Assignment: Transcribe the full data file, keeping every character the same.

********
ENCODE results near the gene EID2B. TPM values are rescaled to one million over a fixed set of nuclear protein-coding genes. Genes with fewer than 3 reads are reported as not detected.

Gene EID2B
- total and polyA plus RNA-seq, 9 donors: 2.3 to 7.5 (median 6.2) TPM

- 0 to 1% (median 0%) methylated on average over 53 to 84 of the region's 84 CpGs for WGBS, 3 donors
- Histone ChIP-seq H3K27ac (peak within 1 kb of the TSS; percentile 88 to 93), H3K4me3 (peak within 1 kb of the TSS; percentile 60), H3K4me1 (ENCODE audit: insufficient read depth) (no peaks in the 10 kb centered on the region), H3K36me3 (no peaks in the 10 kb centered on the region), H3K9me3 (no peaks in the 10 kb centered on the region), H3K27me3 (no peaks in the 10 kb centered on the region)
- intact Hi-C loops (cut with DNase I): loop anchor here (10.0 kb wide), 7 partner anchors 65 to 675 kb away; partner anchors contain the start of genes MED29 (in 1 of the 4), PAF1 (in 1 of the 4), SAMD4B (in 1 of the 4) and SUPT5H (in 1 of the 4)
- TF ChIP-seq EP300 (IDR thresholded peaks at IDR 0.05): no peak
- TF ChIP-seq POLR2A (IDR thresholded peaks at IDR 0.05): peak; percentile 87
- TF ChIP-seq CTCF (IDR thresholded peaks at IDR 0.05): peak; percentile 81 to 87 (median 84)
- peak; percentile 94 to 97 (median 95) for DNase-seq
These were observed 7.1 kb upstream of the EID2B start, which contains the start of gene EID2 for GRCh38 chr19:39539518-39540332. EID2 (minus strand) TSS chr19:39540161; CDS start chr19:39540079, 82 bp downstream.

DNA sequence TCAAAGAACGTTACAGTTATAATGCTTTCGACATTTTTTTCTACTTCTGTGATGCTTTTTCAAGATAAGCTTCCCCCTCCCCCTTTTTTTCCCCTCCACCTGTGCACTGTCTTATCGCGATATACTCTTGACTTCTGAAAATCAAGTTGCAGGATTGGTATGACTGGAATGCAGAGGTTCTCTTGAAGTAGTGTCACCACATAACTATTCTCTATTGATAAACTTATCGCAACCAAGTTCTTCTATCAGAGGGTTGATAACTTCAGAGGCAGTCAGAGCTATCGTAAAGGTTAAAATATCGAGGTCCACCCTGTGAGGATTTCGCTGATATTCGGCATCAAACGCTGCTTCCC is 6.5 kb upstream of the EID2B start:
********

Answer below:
ENCODE results near the gene EID2B. TPM values are rescaled to one million over a fixed set of nuclear protein-coding genes. Genes with fewer than 3 reads are reported as not detected.

Gene EID2B
- total and polyA plus RNA-seq, 9 donors: 2.3 to 7.5 (median 6.2) TPM

- 0 to 1% (median 0%) methylated on average over 53 to 84 of the region's 84 CpGs for WGBS, 3 donors
- Histone ChIP-seq H3K27ac (peak within 1 kb of the TSS; percentile 88 to 93), H3K4me3 (peak within 1 kb of the TSS; percentile 60), H3K4me1 (ENCODE audit: insufficient read depth) (no peaks in the 10 kb centered on the region), H3K36me3 (no peaks in the 10 kb centered on the region), H3K9me3 (no peaks in the 10 kb centered on the region), H3K27me3 (no peaks in the 10 kb centered on the region)
- intact Hi-C loops (cut with DNase I): loop anchor here (10.0 kb wide), 7 partner anchors 65 to 675 kb away; partner anchors contain the start of genes MED29 (in 1 of the 4), PAF1 (in 1 of the 4), SAMD4B (in 1 of the 4) and SUPT5H (in 1 of the 4)
- TF ChIP-seq EP300 (IDR thresholded peaks at IDR 0.05): no peak
- TF ChIP-seq POLR2A (IDR thresholded peaks at IDR 0.05): peak; percentile 87
- TF ChIP-seq CTCF (IDR thresholded peaks at IDR 0.05): peak; percentile 81 to 87 (median 84)
- peak; percentile 94 to 97 (median 95) for DNase-seq
These were observed 7.1 kb upstream of the EID2B start, which contains the start of gene EID2 for GRCh38 chr19:39539518-39540332. EID2 (minus strand) TSS chr19:39540161; CDS start chr19:39540079, 82 bp downstream.

DNA sequence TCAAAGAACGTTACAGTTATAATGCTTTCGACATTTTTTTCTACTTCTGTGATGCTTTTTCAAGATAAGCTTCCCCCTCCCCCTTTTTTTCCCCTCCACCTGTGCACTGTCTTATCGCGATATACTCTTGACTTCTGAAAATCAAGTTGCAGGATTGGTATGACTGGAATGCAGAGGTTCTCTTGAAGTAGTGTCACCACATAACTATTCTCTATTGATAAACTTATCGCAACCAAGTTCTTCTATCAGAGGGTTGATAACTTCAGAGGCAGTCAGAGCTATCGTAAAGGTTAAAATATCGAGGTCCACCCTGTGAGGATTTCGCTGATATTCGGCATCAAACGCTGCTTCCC is 6.5 kb upstream of the EID2B start: